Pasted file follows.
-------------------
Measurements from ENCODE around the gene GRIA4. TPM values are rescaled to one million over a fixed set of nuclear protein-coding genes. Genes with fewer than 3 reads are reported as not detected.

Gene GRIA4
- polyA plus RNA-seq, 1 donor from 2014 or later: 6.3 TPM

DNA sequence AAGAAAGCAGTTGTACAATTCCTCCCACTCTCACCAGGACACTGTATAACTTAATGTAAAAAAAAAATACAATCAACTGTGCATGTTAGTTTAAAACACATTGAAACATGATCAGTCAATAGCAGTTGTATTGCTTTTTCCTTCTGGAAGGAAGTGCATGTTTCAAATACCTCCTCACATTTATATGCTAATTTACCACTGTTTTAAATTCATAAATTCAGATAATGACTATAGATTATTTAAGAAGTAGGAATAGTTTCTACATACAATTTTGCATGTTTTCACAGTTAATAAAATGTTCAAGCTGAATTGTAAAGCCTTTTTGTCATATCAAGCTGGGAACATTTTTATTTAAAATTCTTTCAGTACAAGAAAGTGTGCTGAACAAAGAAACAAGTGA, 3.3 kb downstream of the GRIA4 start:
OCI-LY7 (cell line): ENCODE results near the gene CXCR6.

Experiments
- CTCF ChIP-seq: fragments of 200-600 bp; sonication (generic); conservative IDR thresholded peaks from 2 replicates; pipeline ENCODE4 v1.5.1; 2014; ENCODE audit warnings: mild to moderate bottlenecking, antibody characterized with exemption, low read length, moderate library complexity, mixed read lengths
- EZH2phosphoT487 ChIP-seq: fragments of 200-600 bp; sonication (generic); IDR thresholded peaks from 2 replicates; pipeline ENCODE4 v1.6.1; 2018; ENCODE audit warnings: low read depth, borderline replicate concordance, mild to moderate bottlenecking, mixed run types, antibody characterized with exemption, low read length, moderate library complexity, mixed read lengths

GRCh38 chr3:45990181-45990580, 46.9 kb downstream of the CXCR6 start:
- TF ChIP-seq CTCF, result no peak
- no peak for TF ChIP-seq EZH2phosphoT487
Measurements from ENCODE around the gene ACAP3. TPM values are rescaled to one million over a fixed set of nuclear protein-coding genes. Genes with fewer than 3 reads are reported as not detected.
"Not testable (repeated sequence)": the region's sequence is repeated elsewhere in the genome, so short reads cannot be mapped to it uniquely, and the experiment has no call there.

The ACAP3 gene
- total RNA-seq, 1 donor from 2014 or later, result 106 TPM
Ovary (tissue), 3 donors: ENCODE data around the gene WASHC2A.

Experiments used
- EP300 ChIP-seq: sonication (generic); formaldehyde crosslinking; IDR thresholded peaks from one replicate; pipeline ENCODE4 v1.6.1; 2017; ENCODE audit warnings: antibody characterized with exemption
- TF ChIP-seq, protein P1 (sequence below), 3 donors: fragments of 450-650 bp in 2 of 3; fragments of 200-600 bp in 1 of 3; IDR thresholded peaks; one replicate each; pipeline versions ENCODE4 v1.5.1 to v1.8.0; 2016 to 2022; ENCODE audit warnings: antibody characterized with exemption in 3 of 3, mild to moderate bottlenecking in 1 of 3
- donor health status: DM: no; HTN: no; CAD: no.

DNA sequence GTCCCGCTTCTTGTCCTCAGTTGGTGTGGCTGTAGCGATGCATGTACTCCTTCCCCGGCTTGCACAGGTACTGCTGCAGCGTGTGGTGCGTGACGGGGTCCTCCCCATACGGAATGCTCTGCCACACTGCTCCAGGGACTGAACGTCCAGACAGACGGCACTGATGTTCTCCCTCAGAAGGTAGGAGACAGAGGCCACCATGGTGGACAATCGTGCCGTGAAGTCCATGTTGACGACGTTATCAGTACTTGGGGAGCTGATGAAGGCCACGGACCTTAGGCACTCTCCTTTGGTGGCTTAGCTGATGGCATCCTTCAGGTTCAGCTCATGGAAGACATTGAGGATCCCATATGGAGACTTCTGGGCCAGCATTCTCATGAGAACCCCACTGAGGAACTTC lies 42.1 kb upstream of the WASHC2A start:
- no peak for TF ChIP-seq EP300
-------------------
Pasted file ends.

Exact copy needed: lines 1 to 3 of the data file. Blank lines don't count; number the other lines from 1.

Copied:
Measurements from ENCODE around the gene GRIA4. TPM values are rescaled to one million over a fixed set of nuclear protein-coding genes. Genes with fewer than 3 reads are reported as not detected.

Gene GRIA4
- polyA plus RNA-seq, 1 donor from 2014 or later: 6.3 TPM